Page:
Junk food outlets should be banned from routes children take between home and school to help tackle childhood obesity, according to a new report.
The Royal Society for Public Health (RSPH) said unhealthy outlets should be banned within a five-minute walk of the school gates.
It also wants billboard adverts for junk food outlawed in the same area, as well as removed from all council-owned advertising sites, and app-based delivery services prevented from taking food to schools.
It also wants to see walking and cycling routes upgraded, including simplifying regulations to allow for more pedestrian crossings, and better signage for parks.
The Routing Out Childhood Obesity report found 80% of the public would like an end to discounts offered to pupils by unhealthy fast food outlets near schools, while 65% back a ban on new unhealthy fast food outlets within a five-minute walk of the gates, and 68% agree that junk food campaigns across council-owned advertising boards should be banned.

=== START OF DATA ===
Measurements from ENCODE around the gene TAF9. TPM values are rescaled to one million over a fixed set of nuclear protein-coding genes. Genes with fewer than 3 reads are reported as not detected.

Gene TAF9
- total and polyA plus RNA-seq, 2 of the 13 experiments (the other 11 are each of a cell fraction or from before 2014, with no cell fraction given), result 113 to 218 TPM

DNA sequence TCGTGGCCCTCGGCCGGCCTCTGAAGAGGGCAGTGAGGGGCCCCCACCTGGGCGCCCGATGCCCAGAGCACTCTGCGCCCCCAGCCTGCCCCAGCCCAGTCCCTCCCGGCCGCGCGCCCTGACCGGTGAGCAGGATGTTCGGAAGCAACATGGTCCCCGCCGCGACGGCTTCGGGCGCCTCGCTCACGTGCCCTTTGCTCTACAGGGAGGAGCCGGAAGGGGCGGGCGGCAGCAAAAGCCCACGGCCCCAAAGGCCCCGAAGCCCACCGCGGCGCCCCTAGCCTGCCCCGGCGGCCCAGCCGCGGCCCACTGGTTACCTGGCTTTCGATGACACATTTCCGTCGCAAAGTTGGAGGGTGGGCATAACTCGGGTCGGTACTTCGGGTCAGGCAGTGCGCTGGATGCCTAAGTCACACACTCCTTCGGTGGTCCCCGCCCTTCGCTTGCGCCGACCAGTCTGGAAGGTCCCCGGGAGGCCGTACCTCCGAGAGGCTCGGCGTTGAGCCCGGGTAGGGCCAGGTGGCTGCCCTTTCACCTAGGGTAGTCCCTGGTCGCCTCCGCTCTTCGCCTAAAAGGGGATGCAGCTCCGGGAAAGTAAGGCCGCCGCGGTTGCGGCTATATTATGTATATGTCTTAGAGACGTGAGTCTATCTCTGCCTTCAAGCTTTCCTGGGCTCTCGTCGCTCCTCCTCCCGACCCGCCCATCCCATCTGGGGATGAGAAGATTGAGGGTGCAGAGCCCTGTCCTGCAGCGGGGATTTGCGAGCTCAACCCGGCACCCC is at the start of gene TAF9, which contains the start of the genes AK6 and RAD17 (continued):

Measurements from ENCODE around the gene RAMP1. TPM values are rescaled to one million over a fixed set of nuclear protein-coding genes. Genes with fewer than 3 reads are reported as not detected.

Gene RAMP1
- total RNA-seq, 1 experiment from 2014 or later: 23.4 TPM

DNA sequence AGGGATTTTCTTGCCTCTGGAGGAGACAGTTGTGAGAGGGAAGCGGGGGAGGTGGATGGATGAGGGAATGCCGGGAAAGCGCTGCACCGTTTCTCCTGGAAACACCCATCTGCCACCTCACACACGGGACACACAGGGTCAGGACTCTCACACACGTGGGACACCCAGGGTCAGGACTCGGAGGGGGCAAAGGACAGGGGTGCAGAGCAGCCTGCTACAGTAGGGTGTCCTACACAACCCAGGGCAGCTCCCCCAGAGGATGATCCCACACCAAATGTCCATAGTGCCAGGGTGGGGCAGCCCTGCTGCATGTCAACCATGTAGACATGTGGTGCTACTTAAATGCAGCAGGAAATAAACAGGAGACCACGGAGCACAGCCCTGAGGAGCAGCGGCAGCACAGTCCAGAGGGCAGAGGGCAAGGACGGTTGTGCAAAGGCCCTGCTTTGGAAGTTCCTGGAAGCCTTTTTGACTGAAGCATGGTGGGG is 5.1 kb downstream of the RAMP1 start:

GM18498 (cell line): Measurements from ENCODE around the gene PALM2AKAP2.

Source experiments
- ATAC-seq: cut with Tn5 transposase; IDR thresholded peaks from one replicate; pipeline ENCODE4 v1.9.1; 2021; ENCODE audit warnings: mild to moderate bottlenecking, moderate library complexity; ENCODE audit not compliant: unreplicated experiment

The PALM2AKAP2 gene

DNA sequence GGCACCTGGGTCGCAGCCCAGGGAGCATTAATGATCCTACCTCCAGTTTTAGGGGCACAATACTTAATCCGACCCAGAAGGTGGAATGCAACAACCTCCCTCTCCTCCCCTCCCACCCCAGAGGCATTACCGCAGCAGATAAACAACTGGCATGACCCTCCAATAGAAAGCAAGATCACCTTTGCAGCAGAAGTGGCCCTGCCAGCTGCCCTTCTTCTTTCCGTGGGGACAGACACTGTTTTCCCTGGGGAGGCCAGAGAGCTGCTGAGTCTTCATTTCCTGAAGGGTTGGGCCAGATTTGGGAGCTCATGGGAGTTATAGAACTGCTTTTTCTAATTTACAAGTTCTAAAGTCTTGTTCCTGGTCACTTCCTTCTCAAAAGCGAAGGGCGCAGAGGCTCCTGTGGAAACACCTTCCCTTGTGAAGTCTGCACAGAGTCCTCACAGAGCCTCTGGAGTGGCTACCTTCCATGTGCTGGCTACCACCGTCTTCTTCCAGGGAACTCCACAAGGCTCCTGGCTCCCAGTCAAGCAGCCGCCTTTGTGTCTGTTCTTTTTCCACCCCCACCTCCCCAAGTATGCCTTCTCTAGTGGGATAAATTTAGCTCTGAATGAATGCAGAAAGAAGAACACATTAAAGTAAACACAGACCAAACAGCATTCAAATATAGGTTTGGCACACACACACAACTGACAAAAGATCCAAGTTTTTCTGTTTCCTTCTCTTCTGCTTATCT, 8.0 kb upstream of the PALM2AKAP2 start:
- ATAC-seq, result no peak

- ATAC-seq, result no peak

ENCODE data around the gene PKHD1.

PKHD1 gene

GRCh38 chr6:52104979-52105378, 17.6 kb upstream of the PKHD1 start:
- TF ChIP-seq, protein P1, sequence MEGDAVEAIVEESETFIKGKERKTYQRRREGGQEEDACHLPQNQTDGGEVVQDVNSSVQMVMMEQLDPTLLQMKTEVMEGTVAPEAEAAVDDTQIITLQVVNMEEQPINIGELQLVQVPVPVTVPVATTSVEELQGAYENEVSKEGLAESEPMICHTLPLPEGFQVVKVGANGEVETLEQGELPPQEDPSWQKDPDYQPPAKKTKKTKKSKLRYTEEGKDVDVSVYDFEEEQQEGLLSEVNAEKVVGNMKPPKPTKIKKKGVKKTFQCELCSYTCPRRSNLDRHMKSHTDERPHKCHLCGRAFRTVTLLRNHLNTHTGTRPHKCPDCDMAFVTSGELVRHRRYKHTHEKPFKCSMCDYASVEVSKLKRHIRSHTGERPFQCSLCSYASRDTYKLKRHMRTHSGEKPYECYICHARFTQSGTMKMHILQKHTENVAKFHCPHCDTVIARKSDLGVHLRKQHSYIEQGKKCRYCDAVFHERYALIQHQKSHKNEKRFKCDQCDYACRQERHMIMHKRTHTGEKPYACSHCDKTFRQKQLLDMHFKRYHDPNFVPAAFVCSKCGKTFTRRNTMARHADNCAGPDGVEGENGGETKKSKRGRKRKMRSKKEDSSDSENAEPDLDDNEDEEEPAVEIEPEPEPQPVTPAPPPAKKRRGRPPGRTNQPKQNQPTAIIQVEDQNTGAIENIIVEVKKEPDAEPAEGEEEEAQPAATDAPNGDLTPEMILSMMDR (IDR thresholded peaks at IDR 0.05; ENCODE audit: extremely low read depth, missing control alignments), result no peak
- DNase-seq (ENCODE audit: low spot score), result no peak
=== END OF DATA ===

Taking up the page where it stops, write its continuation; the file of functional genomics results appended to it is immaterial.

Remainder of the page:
As part of the study, the RSPH worked with urban health foundation Guy's and St Thomas' Charity, mapping the street environments of London boroughs Lambeth and Southwark to gauge their impact on childhood obesity.
RSPH chief executive Shirley Cramer said: "When the bells ring at the end of the day, a typical school child finds themselves in a situation they would otherwise rarely experience: With time to spare, friends to follow, change in their pocket, no adult direction, and a junk food offer within minutes on foot.
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"It's small wonder that, in this environment, junk food outlets have become one of the most popular after-school destinations.
"Our work with Guy's and St Thomas' Charity has shown that if we are to give young people in the UK the options they deserve, and not settle for the cheap and unhealthRead More – Source